Time to Roll Back Oil Company Tax Breaks as Cost of Spill Racks Up

By: JAY REEVES, MIKE BAKER, JULIE PACE & GARANCE BURKE - Associated Press Writers
By: JAY REEVES, MIKE BAKER, JULIE PACE & GARANCE BURKE - Associated Press Writers

President Barack Obama says it's time to roll back "billions of dollars in tax breaks" for oil companies and use the money for clean energy research and development.

Obama spoke to an audience at Carnegie Mellon University in Pittsburgh Wednesday as the broken oil well in the Gulf of Mexico continued to spew oil unchecked.

He said the catastrophic Gulf oil spill shows the country must move toward clean energy by embracing energy efficiency, tapping natural gas and nuclear power and eliminating tax breaks for big oil.

Obama said that the Gulf spill "may prove to be a result of human error, or corporations taking dangerous shortcuts that compromised safety," but that deepwater drilling is inherently risky and America cannot rely solely on fossil fuels.

Meanwhile, Alabama Gov. Bob Riley is angry about U.S. Coast Guard decisions he says have left parts of the Gulf Coast vulnerable to pollution from the oil spill.

Riley told The Associated Press Wednesday that the Coast Guard wrongly decided to remove oil barriers from the Alabama and Mississippi coasts and take them to Louisiana when oil began hitting that state.

The governor says that decision means Alabama and Mississippi are now more vulnerable to the oil that's beginning to hit their shores.

Coast Guard Adm. Thad Allen said earlier Wednesday the threat of oil was shifting east and that protective boom was being shipped there. He also says skimmer vessels would be working offshore to intercept as much oil as possible before it hits land.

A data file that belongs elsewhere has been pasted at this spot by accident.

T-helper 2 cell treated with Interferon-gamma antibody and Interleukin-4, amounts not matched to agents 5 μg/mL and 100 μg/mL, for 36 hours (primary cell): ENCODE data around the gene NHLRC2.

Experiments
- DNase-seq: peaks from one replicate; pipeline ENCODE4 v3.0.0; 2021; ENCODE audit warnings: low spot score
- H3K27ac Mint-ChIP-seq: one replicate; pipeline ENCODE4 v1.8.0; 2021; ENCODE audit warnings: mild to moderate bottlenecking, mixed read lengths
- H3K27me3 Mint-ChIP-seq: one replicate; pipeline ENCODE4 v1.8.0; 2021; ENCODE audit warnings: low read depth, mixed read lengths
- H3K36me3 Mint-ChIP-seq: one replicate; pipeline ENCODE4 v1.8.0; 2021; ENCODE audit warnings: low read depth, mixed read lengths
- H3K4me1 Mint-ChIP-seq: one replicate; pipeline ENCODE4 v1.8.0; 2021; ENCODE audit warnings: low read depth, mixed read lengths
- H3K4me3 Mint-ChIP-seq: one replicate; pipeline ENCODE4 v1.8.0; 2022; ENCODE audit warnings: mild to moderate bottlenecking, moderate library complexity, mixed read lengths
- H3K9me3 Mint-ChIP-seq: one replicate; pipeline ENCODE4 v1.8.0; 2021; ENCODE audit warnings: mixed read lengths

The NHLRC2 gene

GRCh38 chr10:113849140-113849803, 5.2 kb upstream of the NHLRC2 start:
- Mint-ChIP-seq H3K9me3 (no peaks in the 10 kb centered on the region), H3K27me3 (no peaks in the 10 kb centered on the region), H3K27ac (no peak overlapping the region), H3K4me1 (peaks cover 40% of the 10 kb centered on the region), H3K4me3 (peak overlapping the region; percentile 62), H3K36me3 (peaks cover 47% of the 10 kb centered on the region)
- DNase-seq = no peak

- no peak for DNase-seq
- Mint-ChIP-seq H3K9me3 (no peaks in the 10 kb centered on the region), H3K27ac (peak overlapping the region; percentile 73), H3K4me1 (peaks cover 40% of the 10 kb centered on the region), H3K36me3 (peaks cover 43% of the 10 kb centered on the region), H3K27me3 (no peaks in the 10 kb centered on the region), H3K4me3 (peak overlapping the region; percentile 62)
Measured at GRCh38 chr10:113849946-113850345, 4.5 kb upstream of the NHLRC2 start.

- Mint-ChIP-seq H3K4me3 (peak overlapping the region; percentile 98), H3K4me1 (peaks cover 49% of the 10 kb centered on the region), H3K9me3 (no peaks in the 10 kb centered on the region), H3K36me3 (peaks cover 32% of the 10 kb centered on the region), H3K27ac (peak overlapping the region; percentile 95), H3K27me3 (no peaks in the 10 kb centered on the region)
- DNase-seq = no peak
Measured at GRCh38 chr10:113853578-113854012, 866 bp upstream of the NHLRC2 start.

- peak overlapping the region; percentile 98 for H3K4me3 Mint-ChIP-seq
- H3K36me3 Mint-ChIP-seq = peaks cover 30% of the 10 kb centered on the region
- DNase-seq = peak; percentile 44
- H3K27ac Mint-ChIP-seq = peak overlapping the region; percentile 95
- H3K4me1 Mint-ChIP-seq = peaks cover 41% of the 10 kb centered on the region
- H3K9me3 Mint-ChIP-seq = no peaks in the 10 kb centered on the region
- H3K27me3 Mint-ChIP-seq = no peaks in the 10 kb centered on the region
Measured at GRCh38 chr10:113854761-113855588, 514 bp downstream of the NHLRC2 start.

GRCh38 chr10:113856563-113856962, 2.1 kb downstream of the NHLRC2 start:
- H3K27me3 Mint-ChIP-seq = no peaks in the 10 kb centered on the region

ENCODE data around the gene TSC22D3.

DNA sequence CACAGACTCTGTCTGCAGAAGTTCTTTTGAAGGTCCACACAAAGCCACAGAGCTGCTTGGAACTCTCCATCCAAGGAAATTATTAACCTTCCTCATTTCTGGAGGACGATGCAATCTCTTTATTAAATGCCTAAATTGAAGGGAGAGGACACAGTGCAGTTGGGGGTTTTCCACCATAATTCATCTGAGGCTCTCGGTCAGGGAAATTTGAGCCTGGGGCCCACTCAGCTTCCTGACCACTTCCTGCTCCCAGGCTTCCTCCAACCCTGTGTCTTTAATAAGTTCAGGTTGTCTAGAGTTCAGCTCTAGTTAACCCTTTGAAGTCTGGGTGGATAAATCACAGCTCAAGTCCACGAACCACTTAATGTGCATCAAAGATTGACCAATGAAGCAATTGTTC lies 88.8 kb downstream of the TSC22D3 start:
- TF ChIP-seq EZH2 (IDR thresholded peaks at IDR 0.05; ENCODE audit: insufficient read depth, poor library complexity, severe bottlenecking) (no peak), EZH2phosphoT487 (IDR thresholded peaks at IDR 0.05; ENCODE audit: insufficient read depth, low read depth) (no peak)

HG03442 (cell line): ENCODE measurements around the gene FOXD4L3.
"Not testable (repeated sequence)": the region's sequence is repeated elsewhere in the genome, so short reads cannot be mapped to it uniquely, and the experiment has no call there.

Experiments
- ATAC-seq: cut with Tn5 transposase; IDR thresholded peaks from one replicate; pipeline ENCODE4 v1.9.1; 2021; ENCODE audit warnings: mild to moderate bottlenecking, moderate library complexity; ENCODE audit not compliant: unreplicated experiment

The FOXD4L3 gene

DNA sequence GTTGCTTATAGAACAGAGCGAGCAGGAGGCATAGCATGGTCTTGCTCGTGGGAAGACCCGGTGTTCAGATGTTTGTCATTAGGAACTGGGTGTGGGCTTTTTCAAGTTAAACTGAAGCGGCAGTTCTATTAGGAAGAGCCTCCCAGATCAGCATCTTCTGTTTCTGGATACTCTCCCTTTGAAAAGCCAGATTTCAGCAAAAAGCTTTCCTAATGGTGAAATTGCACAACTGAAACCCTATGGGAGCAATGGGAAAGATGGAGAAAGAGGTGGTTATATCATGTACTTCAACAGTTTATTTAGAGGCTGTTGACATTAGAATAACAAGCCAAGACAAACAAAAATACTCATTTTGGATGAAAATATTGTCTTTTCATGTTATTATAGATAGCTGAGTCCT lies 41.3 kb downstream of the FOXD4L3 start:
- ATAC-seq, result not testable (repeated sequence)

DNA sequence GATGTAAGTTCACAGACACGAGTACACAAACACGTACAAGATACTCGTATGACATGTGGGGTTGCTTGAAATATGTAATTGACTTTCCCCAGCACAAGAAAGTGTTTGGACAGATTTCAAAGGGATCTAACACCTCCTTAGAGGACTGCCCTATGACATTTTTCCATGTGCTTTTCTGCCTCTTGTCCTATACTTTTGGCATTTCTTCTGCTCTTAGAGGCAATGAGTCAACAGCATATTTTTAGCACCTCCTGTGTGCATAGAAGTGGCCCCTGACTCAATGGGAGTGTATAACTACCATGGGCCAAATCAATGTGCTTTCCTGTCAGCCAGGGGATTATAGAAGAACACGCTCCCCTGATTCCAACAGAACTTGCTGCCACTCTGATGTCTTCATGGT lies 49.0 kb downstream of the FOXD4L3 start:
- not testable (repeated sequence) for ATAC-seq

Still, federal regulators have approved the first new Gulf of Mexico oil well since Obama lifted a brief ban on drilling in shallow water.

On Wednesday, the Minerals Management Service granted a drilling permit sought by Bandon Oil and Gas for a site about 50 miles off the coast of Louisiana.

Obama has extended a moratorium on wells in deep water like the BP one that blew out in April and is gushing millions of gallons of oil. But the president quietly lifted a brief ban last week on drilling in shallow water.

The new permit allows drilling in a water depth of 115 feet. Bandon Oil and Gas first sought the permit in April, shortly after the Deepwater Horizon operated by BP exploded and sank.

However, Obama says the country's dependence on fossil fuels jeopardizes national security, the economy and the environment and must be ended.

The president said: "An America that runs solely on fossil fuels should not be the vision we have for our children and grandchildren."

Obama pledged to find the votes for Congress to pass a sweeping energy bill that's stuck in the Senate.

The president said that without a major change in energy policy America will continue to send money overseas for fuel.

Unfortunately, federal officials say cleanup costs for the catastrophic oil spill have topped $123 million.

That's more than the $121 million spent on the Exxon Valdez spill, though that amount hasn't been adjusted for inflation.

The National Pollution Funds Center says the money has been doled out to state and federal agencies directly involved in the cleanup. Those agencies include state National Guards, whose soldiers have built walls to protect shorelines from pollution, as well as the National Oceanic and Atmospheric Administration, which projects the oil slick's trajectory.

Another agency is the U.S. Fish and Wildlife Service, which rescues oil-soaked birds.

The center administers a federal trust fund that collects a tax from the oil companies for use in cleanups.

©2010 The Associated Press. All rights reserved.


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